It is interesting to note that none of these claims could be finalized until the territory was surveyed and a final treaty with Britain could nullify the claims of the earlier British inhabitants. The treaty was not signed until 1860, and by then a mishmash of claims, counter claims, boundary disputes and claim jumping was making the lawyers at Ft. Vancouver very happy. Most of the Bonser men were to be later involved in litigation.

In 1848 the excitement of the gold fields swept Oregon and most of the able-bodied men disappeared to California over night. John himself never held with "gold chasing," but some of the Bonser men to include Stephen, were to have some success in California.

In the spring of 1850 a large cabin was built on a knoll to avoid the annual floods, and added to for the next several years. It was to become a rambling structure capable of housing both a large family and guests, and several years later another frame house was built just below the first. The claim and cabin were located at what was to be later called Willow Bar on the northeastern shore.

A letter to the Oregon Historical Society by Paul M. Reeder, Sauvies Island Historian and later the President of the Oregon Historical Society; "The lower Bonser home was built in an "L" shape with a porch on the front, as the one in the picture, but on a knoll to keep it above water."

John and Rebecca had registered a claim in Lane County Oregon, but the claim was never settled and later claimed by others. John Ferguson and John Shoemaker, his nephews who had come with them, did settle in the Willamette Valley, and raised large and respected families.

The next several years were eventful ones. Oregon was fast passing into the hands of the American settlers and counties, voting districts, and courts were being formed as quickly as possible, and in 1852 Columbia County was formed. The southeast corner of the county was formed at the southeast corner of John's claim, and he later served in many county offices, serving as Captain and viewer of his voting district and signing many petitions for local improvements. His name appears on many petitions addressing the issues of the time (the earliest county government was in petitionary form), and John was appointed a county Commissioner in 1854.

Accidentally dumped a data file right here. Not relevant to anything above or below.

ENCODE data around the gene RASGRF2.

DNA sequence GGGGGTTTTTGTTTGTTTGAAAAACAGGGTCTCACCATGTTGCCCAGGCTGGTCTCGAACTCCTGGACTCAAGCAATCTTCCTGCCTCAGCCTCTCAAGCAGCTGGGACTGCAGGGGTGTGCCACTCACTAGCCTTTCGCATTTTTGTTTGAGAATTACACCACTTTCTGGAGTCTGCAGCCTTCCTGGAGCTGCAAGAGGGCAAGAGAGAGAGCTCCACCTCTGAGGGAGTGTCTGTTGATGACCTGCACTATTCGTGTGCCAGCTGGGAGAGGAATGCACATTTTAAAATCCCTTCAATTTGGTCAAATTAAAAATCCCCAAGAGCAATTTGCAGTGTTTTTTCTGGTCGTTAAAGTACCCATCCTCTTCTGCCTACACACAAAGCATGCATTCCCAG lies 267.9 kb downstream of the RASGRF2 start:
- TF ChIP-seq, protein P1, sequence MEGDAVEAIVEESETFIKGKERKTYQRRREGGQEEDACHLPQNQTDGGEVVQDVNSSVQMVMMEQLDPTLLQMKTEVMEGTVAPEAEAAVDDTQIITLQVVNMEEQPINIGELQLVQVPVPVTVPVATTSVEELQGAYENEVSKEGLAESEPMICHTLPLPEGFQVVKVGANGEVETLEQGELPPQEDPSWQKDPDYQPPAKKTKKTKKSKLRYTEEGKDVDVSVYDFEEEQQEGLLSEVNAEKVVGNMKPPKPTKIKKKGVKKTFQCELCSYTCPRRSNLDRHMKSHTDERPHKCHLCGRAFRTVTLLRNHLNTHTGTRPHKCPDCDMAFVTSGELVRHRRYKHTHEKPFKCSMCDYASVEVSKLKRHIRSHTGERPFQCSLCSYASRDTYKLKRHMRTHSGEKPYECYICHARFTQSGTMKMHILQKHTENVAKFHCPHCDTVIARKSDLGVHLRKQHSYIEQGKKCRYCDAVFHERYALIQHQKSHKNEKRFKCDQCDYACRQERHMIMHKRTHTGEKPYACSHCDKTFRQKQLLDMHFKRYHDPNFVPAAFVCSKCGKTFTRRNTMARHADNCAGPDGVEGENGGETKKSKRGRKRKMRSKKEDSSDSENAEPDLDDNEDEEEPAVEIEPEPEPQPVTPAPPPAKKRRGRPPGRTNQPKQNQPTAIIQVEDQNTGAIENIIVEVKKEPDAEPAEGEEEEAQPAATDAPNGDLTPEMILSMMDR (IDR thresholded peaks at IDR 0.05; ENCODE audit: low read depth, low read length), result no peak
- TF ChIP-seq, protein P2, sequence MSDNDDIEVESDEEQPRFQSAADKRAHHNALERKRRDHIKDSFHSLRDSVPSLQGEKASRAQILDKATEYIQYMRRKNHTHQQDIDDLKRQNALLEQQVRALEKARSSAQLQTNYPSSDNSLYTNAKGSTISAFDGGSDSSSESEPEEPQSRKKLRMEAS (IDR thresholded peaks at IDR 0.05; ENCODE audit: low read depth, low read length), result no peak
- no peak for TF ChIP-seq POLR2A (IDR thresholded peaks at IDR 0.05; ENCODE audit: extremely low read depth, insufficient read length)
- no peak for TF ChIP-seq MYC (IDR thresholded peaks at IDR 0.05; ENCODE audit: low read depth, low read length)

The Bonser home was a popular gathering place on the river, his hospitable nature and prosperity, several beautiful young daughters, all contributing to a constant stream of visitors. John was noted for his interest in horse racing, and cleared a track on the northern portion of his farm adjacent to what is still called Racetrack Lake. He had several good horses, and race meets were frequent. His horse" Patriot" was the chief rival to "Old George," another noted horse of the time, and it appears the rivalry was a hot topic in the early community. He was also noted for the quality of his cattle. Bancroft's history of Oregon says the stock he brought "did much to improve the livestock in the Oregon country."

The Bonsers had taken in several young women of the Lee family who had been orphaned, and with John's own marriageable daughters, The Sauvies Island homestead drew a swarm of men from throughout the area. Congress had unwittingly created a marriage market with the passage of the donation land act, which stipulated any married woman could also make claims. No young girl over the age of twelve was safe from the stampede of young farmers wanting to add another half section to their land. The suitors appeared to get out of hand per the Oregon Spectator in October of 1851.

On to Page Three of John Bonser's Biography

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Copyright © 1998 by Jan Phillips

Last updated 21 August 2014.